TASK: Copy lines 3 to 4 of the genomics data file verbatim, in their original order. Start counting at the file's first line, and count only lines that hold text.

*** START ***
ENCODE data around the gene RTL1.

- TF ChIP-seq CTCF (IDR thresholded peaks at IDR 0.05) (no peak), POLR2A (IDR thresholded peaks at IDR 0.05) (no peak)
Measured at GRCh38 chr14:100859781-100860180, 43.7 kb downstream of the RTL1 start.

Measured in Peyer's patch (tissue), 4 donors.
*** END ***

Measured at GRCh38 chr14:100859781-100860180, 43.7 kb downstream of the RTL1 start.

Measured in Peyer's patch (tissue), 4 donors.